ms Lecture 8

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ms Lecture 8
2014-08-25 18:27:51

Lecture 8 of motor systems
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  1. Which prioprioceptors are activated by skin deformation?
    Cutaneous mechanoreceptors
  2. What are the possible ways in which the CNS would use the information provided by the proprioceptors?
    • Maintain central excitability
    • On-line correction of errors/ servocontrol by negative feedback
    • Feedforward control
    • Learning – improvement of future movements
    • Tell CNS about present status of muscles and body parts – essential of pre-programming/ feedforward
  3. Explain corrective control.
    • execution: sending signals to the muscle to activate them in an appropriate way.
    • CLOSED LOOP: corrective control
    • For slower movements you can have feedback during the execution of the movement and add changes to the planning stage to improve the movement. Posture stability is also important in making a movement . Therefore skilled movements are usually superimposed on posture regulation; to assure the maintenance of a steady base for the movement to be carried out.
  4. Explain feed-back (open loop) contol.
    • Generation of motor programs needs information about current body status
    • Anticipatory control – detection of imminent perturbations, requires past experience
    • Eg.
  5. Explain negative feedback control
    • In negative feedback control, signals from sensors are compared to a desired state, represented by the command (reference) signal. The difference, or error signal, is used to adjust the output.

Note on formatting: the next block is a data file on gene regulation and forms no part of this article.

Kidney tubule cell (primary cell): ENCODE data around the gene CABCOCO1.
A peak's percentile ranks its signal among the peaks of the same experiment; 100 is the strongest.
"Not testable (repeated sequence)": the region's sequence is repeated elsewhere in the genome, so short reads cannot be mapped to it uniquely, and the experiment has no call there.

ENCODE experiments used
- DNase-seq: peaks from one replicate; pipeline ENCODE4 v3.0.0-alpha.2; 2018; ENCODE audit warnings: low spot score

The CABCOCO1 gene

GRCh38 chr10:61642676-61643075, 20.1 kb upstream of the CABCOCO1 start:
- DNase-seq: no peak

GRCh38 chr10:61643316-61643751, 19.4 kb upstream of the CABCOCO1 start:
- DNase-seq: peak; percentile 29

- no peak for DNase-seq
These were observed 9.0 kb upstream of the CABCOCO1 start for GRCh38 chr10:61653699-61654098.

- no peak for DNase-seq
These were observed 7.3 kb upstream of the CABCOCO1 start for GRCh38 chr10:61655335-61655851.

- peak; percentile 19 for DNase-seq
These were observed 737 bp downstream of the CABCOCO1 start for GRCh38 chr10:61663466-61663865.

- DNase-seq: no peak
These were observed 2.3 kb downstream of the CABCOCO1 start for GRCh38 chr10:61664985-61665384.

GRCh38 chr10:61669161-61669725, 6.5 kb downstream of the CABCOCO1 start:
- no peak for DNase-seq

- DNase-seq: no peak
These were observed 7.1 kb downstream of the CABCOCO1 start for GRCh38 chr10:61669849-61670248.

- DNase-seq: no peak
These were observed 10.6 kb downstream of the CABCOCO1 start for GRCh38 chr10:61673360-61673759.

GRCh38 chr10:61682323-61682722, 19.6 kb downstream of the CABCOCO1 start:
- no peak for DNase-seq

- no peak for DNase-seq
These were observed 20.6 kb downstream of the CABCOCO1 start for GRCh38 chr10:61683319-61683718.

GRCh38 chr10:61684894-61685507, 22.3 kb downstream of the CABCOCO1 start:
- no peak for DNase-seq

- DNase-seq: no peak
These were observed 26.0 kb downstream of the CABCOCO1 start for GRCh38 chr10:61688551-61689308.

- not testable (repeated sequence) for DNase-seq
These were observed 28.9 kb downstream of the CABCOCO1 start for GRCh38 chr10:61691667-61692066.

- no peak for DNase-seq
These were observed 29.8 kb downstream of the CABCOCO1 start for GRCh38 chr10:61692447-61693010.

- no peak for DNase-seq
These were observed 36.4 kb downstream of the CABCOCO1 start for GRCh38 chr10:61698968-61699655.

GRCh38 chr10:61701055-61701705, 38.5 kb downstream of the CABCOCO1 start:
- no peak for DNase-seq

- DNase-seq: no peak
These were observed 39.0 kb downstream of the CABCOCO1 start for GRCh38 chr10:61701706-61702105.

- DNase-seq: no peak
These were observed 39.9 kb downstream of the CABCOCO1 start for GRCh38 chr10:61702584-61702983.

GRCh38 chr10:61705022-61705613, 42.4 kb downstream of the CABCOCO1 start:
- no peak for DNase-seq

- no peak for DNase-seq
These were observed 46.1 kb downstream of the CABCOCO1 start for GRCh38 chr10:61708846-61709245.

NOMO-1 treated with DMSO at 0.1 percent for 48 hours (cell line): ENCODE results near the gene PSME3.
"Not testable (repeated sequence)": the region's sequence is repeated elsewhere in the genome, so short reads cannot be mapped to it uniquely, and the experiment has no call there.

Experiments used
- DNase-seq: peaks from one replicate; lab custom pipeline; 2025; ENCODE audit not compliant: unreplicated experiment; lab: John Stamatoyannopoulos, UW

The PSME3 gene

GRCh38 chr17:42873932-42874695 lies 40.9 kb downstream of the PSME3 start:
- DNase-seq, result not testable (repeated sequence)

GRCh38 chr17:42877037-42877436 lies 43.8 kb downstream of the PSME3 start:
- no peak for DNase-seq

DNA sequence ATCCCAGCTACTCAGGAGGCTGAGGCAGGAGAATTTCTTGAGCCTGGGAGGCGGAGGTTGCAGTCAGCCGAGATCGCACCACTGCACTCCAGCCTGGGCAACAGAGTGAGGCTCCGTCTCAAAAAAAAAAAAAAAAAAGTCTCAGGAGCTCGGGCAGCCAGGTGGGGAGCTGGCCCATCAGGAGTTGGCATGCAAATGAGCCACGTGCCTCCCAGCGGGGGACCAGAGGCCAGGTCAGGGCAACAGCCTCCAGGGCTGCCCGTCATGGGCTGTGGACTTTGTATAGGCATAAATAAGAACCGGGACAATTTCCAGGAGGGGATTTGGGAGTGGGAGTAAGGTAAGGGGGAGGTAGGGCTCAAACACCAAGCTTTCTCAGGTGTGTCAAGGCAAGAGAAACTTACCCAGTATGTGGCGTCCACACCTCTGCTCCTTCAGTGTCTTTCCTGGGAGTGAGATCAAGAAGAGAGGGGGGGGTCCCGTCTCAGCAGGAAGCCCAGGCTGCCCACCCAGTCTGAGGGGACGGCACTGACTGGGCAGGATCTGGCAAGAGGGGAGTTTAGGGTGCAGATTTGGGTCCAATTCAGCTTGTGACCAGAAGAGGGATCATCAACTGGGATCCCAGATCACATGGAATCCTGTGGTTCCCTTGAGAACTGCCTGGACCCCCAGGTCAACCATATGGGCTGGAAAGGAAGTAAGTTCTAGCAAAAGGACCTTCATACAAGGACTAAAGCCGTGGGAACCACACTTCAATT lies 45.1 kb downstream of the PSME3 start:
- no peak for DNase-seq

• comparator (probably a neurone) : compares desired and actual states and this generates an error signal to the controller, producing adjustments in the movement.
  6. How do feed forward and feed-back control combine?
    • 1. Feedforward anticipates perturbation of ball striking hand and limits displacement of hand
    • 2. Feedback corrects any unwanted displacement of hand
  7. How would we find evidence for proprioceptive guidance of movement?
    • Two main approaches – observe effects upon movements of:-
    • 1. removal of proprioceptive (sensory) information (with motor innervation preserved)
    • (a) surgical (e.g. section of dorsal roots or purely sensory nerves)
    • (b) anaesthesia of sensory roots/ nerves
    • (c) patients with (purely) sensory neuropathy
    • 2. experimental stimulation of proprioceptors/ sensory nerves (to see how movement progression is altered)
    • (a) natural stimulation
    • (b) electrical stimulation
  8. What sensory organ can help to compensate for the loss of proprioceptors?